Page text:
The Pandemic Has Changed Payments, But Cash Is Here To Stay!
The Pandemic has had its fair share of changes in the payment sector, and one of the speculations is that it may as well speed the abandonment of cash.
Media sources branded the banknote an “enemy of the people” for the nature of its dealings (up-close and one-on-one transactions), claiming cash would speed the spread of a deadly health pandemic.
Soon road and bridge tolls were no longer taking cash, and merchants asked shoppers to pay through any other avenue but not paper money.
According to stats by PSCU, since the last week of May 2020, ATM withdrawals suffered a significant 30 percent drop or more YOY(year-over-year) for ten successive weeks.
Federal authorities further sent the public into a mix-up about the safety of cash when the CDC recommended that places of business follow proper hygiene, partly by encouraging contactless transactions to “limit the handling of cash.”
Still, Homeland Security termed the employees who work in ATMs as an “essential critical infrastructure workforce.”
Across the border, the Central Bank of Canada encouraged business owners in a press release, to continue taking cash as “the dangers posed by using banknotes are no worse than those posed by touching frequently touched surfaces like doorknobs, rails, and kitchen counters.”
Cash is Here to Stay!
One analyst is particularly skeptical about the disappearance of cash. David Tente, a top executive at the Sioux Falls ATM Industry Association, is positive about the long-term prospect of banknotes. He also confesses that shoppers have relied less on cash thanks to the stay-indoors restrictions.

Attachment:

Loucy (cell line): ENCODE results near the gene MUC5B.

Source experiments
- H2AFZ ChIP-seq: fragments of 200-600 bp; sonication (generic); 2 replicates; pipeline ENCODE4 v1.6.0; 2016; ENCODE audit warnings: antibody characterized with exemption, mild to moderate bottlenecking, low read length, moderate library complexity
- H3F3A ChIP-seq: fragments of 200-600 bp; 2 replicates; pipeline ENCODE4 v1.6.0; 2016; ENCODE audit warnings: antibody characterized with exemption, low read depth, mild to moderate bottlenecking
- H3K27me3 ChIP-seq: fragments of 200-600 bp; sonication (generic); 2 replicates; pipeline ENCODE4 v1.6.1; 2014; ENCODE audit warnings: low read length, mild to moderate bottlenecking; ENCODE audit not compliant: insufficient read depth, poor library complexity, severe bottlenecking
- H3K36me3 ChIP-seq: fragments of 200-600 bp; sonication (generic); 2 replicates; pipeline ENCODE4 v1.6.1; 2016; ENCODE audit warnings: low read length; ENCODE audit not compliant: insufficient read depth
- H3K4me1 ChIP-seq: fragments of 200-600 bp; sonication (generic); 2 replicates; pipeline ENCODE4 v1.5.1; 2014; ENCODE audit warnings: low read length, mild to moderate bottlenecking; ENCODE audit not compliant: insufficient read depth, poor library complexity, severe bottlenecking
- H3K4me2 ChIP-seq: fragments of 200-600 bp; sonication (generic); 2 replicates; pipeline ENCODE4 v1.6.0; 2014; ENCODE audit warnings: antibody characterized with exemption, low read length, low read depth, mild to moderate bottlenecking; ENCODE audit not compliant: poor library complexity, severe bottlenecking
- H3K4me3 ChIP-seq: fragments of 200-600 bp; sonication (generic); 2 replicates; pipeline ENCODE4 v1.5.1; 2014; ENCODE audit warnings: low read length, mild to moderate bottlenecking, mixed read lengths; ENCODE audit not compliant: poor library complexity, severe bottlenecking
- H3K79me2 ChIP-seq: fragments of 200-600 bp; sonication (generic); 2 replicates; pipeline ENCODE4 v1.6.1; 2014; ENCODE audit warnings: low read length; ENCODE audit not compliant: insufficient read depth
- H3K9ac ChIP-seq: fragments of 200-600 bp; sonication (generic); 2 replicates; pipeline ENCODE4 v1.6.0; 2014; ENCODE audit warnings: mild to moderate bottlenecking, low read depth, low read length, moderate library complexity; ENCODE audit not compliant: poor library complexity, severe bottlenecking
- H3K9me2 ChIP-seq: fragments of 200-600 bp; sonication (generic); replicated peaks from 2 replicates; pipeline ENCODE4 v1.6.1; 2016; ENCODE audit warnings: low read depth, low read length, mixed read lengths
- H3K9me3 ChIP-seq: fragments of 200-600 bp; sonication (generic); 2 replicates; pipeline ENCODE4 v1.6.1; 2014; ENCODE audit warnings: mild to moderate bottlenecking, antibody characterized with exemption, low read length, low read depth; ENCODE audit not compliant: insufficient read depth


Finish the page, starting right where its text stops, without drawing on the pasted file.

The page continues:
“I’m positive cash will emerge just fine post-pandemic,” says Tente. “Many shoppers still prefer cash in many cases.”
According to the expert, a cashless economy will mean financial-inclusion problems for those who don’t prefer or qualify for credit & debit cards.
In June, Tente’s company rolled out an “ATM & Cash Revival Plan,” that focuses on pushing for the prohibition of cashless stores and improving ATM sanitation and safety procedures.
But Sioux Falls ATM Industry Association isn’t the only believer in the power of cash.
Cardtronics plc, United States’ largest ATM firm, is also looking forward to continuing its ATM business. In a May stockholder forum, the firm’s CEO, Ed West, expressed sureness people will keep on using banknotes.
“While the use of banknotes at the storefront has reduced for a long time, that trend has mainly been fueled by a surge in the count of total payments,” West said.
West also conquers with Fed Reserve stats, which hinted “cash remains a preferred method in the US; nearly 26% of the most common shopper payment method, making it a popular method out there still.”
Author Bio:- Payment industry guru Taylor Cole is a passionate payments expert who understands the complex world of merchant account providers UK. He also writes non-fiction, on subjects ranging from personal finance to stocks to cryptopay. He enjoys eating pie on his backyard porch, as should all right-thinking people.